• Purchase one. You will get your use out of this tiny thing tenfold. 

11. Mechanical Eraser

  • Erasers are my lifesavers. Need I say more?

12. Binder or Multi-folder

  • I have a multi-folder (basically a bunch of folders bound together) where I have labeled each folder with a class. I only store documents to that class in there. 
  • you can essentially do the same thing with a binder but just put dividers in it for each class
  • This is where you put your loose leaf! 



Writing an Application: Made Easier

Have you ever stressed out over having an application due for a scholarship or a study abroad program you are dying to do? Well, I have. I have a dozen of tabs open, flipping between the requirements, the program, fees, and other things. Why don’t I make this easier for all of you? 

Copy and paste the following into a word document and go through writing all of it down no matter how useless the answer. You can delete anything that doesn’t apply.

If you understand the application and the program better you will write a better application. Plus, it is good to have it all in one place.

Summary Sheet


Duration of Program: 

Program name:


About Program:


  • GPA
  • Major 
  • Classes required


Application fee:

  • Room and Board cost
  • Flight cost

Recommendation forms: 

  • How many?
  • Any specific instructions about the letters?
  • What does the recommender need to write about?
  • Where do they need to send it to?

Resume required?

Transcript required? If so, official transcript?

Where to send it:

Why are you applying to this program?

What skills are required?

What will this program do for you?

What can you as a participant add to this program?

The Essays

Essays are almost always required in applications and they almost always require you to at a certain word count.Here are steps to make it easier:

  • Open a word document, title it, and save it. Auto recovery is awesome if your computer suddenly decides to die. 
  • Copy and paste the question into the header. This way you can write your essay and have a reminder of what the question is at the top of every page. It also doesn’t add to your word count. 
  • Write them then walk away. Come back and read them again. Make sure each sentence counts and it should flow.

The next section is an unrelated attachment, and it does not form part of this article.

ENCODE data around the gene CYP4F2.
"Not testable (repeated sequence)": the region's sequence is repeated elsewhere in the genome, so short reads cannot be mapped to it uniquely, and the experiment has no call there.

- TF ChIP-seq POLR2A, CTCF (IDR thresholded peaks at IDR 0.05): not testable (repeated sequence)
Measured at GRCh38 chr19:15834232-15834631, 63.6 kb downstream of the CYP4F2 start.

Stay Organized

Do you have documents everywhere on your computer? Can’t find the scholarship or study abroad application?

  • Create a folder (right click when you are saving go to ‘new’ and then 'create folder’)
  • Label this Study Abroad and Scholarship Applications
  • Create another folder for just this one application, label it. 
  • This where you save the summary sheet, essays, and other information for the program. 
  • I always save essays with the date so if you apply again you don’t end up getting them mixed up

The Ultimate Goal

Don’t sell yourself short. Use your weaknesses and make them your strengths. For example: I am not politically savvy but I driven to learn and work. I can show this through my improvement in a [insert subject] over the course of a year. Happy Application writing!



PUNCTUAL: Kanban Flow Scheduler

You ever tried to find a time management app that worked for you? Or you had no idea how it worked? Well, I have a suggestion for you. Kanban Flow. Here is the website:

It is super helpful for getting you on task and sticking to it…and so I will show you step by step how to get the most out of Kanban Flow. 

Kanban Flow Scheduler

What is Kanban Flow good for?

It is good for:

  • Planning out daily tasks
  • It can be your internet planner
  • School projects
  • Novel writing scheduling
  • Blogging Schedule (hehe, I use it for this now!)

READY to begin? I put up a bunch of pictures with this guide so you should be able to find everything!

1. Click on administration to change your colors. 

2. WOO! We are in the administration part. This where all the magic happens. You can create more boards. Back on task: click on board settings. This is where you will give your board a name and set your colors, etc…Also if you click on ‘User Administration’ you can invite others to join your board. So if you have a school project this is perfect! 

3. Okay, color time! Click on color. (But this page is also so you can change the titles at the top of the page so instead of To-do, Do Today, In Progress and Done…you can change it to Today, Tomorrow, Weekend, Done or whatever you want…) 

4. Edit your colors by changing their names to whatever you want them to be. I have mine set as my classes and these colors coordinate with my the colors I have designated in my planner too. (Meaning: My research class is both green on here and in my planner.)

5. Now return to your boards by selecting 'select board’. You should see a color bar at the bottom of the page. So even if you forget what your biology class color is, there is a reminder. 

6. Click on the green arrow to add tasks. You need to be sure to be descriptive about what you are doing. Sometimes reading book isn’t enough. Give yourself a set and reachable goal. Don’t forget your colors! 

7. It is okay if you forget! Just right click and you can change colors, delete the tasks, set responsibility if you decide to share this board with others. 

8. Slide tasks back and forth to their designated area. You can slide tasks up and down too if you don’t like the order.